The rule of thumb for emergency savings

The rule of thumb for emergency savings


The concept of an emergency savings is simply a stash of money set aside to help you manage those surprise expenses that may crop up. These emergency funds could provide you with an avenue to help you steer away from incurring unnecessary expenses which could lead you to debt.

“Increasingly, we find that we are over-burdened with surprise and unexpected expenses which can be frustrating. However, while these are not planned for they sometimes happen on the spur of the moment,” says Ester Ochse, FNB Wealth and Investments, Product Specialist. “Building and maintaining an emergency savings fund can help you get out of the debt trap and gives you an opportunity to meet unexpected financial obligations like repairing a broken window, doctors or even education costs.”

She adds that, “It’s never too late to start saving. You don’t have to put a lumpsum of cash away each month; rather start small and save.” Rule of thumb is to pay yourself first and put away between 10% and 20% of your salary monthly. This step is crucial in the saving process. Ultimately savings needs to begin with you and will form part of your overall savings strategy.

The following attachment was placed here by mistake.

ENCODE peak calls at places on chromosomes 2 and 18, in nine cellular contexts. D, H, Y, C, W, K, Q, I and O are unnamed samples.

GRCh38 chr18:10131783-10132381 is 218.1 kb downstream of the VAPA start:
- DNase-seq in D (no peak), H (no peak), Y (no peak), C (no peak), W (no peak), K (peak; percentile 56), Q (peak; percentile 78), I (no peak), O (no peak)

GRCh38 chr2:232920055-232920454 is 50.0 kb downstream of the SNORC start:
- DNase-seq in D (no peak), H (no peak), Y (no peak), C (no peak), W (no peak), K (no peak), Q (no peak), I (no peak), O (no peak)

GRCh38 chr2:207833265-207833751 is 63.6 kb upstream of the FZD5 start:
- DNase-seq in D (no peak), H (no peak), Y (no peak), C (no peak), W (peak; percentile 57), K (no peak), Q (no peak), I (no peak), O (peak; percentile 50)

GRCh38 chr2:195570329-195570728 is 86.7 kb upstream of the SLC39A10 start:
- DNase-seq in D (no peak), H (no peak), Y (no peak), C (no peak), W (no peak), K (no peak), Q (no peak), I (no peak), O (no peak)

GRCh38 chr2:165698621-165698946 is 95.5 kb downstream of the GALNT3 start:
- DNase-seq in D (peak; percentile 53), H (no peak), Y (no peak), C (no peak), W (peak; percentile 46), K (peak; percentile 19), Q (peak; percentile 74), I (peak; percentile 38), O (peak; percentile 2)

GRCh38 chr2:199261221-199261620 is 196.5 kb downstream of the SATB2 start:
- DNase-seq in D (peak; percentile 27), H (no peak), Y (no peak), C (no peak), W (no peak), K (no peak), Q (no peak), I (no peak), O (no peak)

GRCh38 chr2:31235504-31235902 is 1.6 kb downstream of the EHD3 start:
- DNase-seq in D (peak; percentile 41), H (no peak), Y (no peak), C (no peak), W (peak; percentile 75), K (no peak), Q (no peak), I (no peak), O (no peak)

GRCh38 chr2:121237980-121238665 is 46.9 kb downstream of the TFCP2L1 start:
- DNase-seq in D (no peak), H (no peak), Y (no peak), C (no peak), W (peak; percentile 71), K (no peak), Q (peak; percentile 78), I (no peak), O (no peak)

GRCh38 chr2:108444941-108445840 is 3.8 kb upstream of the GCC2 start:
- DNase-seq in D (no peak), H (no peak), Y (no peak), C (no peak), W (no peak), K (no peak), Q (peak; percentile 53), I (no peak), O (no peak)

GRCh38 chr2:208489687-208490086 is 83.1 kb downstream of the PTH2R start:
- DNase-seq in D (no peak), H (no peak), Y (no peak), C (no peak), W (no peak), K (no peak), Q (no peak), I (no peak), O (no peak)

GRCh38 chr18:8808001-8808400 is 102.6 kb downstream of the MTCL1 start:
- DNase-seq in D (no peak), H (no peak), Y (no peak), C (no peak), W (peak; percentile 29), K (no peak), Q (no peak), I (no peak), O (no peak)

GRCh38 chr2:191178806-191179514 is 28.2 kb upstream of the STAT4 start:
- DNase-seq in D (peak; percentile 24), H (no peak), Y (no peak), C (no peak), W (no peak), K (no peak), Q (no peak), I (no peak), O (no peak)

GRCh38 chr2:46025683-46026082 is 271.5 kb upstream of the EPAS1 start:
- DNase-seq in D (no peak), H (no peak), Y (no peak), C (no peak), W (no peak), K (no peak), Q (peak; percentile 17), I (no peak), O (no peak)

Prioritize your expenses and identify your goals so you know what to focus on. Savings can be overwhelming if not managed correctly. “It is important to have financial goals to drive the habit of saving. Both short and long-term goals are important in ensuring that you meet your objectives for emergency funds. It is important to list the fixed expenses first, then variable expenses. Non-essential costs should be included last and only when there is enough money to pay for them. List your income, for example salaries or wages, income received from investments and maintenance.

These goals will help you manage your finances and at the same time ensure that you have enough for all your expenses. Ensure that you know how much you want to save or contribute each month.

Look at your budget from last year and ascertain what you need to save for. Factor in the emergency savings fund. If you haven’t dipped into your savings fund, let it stand and continue adding to it.

“An emergency savings fund is not a vehicle for your luxury purchases. Grow and maintain your savings fund – it will definitely help you in the future,” concludes Ochse.